Heath and safety: At the sharp end

Reducing the number of injuries from needle-stick and sharp instruments is priority across the EU. 

EXPLETIVE deleted! We’ve all done it; pricked a finger while sewing on a button, mending a seam, or carrying out one of a myriad of everyday household tasks using a needle or other sharp implement.

But while the vast majority of these accidents are inconsequential and can be dealt with using water, pressure and occasionally a plaster, it’s completely different for healthcare workers.

Healthcare professionals use syringes, scalpels and a variety of sharp implements on a daily basis in the course of their work. Whether it’s taking blood, giving a vaccination, a pain-killing injection, or carrying out a major operation, doctors, dentists and nurses are at significant risk of serious injury and illness throughout their working lives.

European estimates indicate that more than one million needlestick injuries take place in a medical setting across Europe each year. Of these, UK trade unions estimate that 100,000 UK healthcare workers are injured each year. Any such injury can result in the injured party contracting one of more than 20 life-threatening viruses, including Hepatitis B, C and HIV.

Reducing the number of injuries from needle-stick and sharp instruments has been on the European Union’s agenda for the last 10 years. The EU’s concern culminated in March 2010 with the passage of a European Directive requiring member states to take action by 2012 with the aim of cutting sharps injuries in healthcare by 25 per cent. The directive focuses on practical steps which employers will be required to implement in order to achieve the target. It makes clear that risk management is the key to reducing injuries from sharps.

That means making sure that the equipment supplied is the safest available, that a full risk assessment has been carried out to identify any dangers which can be reduced or eliminated, that work procedures are designed to keep the workforce as safe as possible, that appropriate arrangements are in place for the safe disposal of used sharps and, crucially, that staff are fully trained in the safe use of sharp instruments.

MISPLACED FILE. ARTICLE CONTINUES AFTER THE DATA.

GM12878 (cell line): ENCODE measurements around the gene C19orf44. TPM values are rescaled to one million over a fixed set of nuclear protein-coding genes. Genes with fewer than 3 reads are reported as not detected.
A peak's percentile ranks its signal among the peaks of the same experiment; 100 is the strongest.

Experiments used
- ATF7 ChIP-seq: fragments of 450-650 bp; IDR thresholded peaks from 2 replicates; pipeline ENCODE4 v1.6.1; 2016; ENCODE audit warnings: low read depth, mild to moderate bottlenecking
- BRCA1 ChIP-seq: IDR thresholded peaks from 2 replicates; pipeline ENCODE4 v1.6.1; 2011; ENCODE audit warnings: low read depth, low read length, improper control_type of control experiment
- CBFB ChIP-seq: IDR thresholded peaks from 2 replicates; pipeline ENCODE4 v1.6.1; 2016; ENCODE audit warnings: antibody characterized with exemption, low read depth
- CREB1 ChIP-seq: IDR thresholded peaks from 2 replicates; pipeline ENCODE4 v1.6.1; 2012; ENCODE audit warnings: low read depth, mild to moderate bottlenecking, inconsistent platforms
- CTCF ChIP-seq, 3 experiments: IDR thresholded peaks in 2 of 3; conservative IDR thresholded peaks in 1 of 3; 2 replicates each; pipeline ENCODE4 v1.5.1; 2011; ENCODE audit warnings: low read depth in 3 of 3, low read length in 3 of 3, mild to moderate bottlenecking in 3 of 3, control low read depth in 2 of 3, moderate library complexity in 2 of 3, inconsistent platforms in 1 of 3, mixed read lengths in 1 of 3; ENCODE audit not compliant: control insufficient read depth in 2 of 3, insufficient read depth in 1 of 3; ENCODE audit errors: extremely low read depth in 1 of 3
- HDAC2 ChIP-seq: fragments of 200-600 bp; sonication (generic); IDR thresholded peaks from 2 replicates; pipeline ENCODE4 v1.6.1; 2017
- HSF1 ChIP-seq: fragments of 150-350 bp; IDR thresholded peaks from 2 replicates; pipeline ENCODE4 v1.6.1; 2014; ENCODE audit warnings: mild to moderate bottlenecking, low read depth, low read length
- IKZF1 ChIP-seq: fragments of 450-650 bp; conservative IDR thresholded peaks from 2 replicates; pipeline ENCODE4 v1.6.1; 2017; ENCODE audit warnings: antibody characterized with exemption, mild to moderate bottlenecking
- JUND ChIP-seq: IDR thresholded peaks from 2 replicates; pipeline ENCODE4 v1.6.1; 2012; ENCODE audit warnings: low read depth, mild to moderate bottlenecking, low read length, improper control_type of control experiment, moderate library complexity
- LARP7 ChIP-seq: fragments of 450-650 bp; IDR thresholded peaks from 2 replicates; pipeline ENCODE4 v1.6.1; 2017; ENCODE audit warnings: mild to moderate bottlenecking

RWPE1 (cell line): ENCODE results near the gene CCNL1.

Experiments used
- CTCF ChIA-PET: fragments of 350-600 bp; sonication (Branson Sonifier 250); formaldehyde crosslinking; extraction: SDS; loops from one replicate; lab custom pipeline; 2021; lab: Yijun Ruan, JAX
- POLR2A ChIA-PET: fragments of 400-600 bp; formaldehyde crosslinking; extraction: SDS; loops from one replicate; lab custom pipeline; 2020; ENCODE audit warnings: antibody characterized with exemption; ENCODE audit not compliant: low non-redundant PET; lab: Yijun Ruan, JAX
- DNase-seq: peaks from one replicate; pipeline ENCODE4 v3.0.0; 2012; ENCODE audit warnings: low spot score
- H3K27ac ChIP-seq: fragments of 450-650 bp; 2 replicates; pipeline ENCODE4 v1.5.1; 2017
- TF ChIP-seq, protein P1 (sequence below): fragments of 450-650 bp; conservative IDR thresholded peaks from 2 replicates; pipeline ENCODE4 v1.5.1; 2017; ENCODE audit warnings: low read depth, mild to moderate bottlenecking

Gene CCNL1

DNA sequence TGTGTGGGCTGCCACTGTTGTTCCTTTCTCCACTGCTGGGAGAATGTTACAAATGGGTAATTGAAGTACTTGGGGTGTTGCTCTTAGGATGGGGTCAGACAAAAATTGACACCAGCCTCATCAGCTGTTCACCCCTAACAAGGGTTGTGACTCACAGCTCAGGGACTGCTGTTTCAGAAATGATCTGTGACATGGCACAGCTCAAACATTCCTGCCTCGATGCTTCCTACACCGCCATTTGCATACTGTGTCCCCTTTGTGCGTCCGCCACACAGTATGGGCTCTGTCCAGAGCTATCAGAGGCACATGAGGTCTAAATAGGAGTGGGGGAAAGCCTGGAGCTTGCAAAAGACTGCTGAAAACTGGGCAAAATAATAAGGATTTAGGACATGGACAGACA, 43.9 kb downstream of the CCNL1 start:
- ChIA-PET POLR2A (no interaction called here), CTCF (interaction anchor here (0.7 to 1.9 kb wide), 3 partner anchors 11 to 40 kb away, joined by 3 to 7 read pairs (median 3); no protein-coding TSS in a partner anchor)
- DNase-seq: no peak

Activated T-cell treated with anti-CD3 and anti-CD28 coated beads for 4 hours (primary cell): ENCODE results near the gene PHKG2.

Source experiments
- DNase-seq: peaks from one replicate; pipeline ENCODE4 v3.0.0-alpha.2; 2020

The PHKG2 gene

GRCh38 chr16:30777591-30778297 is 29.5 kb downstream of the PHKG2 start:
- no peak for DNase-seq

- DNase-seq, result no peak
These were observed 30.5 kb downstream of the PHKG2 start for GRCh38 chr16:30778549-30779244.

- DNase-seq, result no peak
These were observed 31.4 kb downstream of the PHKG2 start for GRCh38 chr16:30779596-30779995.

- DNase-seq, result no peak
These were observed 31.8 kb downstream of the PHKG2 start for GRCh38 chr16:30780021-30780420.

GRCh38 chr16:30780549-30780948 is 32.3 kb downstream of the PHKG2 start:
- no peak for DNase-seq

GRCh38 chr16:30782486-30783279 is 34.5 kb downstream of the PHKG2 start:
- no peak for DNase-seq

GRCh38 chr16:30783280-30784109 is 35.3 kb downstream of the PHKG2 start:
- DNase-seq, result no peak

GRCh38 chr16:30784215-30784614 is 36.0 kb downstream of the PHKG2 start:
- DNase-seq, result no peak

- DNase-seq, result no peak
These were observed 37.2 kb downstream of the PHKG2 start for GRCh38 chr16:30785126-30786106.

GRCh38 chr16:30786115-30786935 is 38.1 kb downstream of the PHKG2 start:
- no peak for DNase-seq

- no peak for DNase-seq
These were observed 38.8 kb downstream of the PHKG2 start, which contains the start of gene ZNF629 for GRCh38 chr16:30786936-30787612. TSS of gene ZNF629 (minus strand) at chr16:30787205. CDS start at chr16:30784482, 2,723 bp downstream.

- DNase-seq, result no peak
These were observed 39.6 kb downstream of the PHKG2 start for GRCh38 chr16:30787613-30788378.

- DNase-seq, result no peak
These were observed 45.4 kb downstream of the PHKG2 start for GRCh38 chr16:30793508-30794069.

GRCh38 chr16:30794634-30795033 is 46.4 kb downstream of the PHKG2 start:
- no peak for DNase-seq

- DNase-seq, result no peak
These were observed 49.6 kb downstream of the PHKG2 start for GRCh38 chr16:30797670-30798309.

It is estimated that around 40 per cent of injuries take place during a medical procedure, and a further 40 per cent after the procedure has been carried out. The key causes include:

  • recapping, bending, or breaking needles
  • inserting a needle into a test tube or specimen container and missing the target
  • injury from a person carrying unprotected sharps
  • sharps that are present in unexpected places, such as linens
  • during complex surgical procedures
  • handling or disposing of waste that contains used sharps
  • patients moving suddenly during injections.

The EU is particularly concerned with the recapping of needles, especially when two hands are used for the procedure. It proposes that recapping should be banned immediately. Two-handed recapping is more dangerous because of the co-ordination required, and the possibility of one or other hand or arm being nudged. Single-handed recapping is safer because only one limb is involved, and a nudge or bump will affect the whole movement.

The directive also requires workers (including students) who are at risk of sharps injury to be offered free vaccinations where a vaccine is available. Given the concerns over the safety of some vaccines, those being offered vaccination will also have to be given a full explanation of the pros and cons of vaccination.

Another risk reduction measure that will be encouraged is greater use of personal protective equipment (PPE). There are limits to the effectiveness of PPE during medical procedures because the kinds of material that would prevent an injury would also tend to restrict the mobility required to carry out many procedures. During the disposal phase, however, where dexterity is much less of an issue, consistent use of PPE will certainly reduce the extent of injuries.

It is important to note that many of the requirements of the EU directive are satisfied by procedures already in force in the UK, and the impact of the directive on the protection of healthcare professionals will be limited. Having said that, if the unions’ estimate of 100,000 annual UK sharps injuries is accurate, there is clearly scope for improvement.

It is impossible to pin down exactly how many such injuries take place in the UK each year because the main reporting mechanism, RIDDOR, only requires serious injuries and those which result in an absence from work for more than three days to be reported. The many branches of the UK’s medical and dental services use a wide variety of approaches to collating information about injuries at work.

There’s clearly no possibility of eliminating sharps injuries altogether, but the hope is that by encouraging best practice, and emphasising the importance of consistency, the numbers of healthcare staff who are injured at work will reduce significantly.

Thomas Elliot, Health and Safety Manager, Law At Work 

Law At Work is MDDUS preferred supplier of employment law and health and safety services. For more information and contact details please visit http://www.lawatwork.co.uk/

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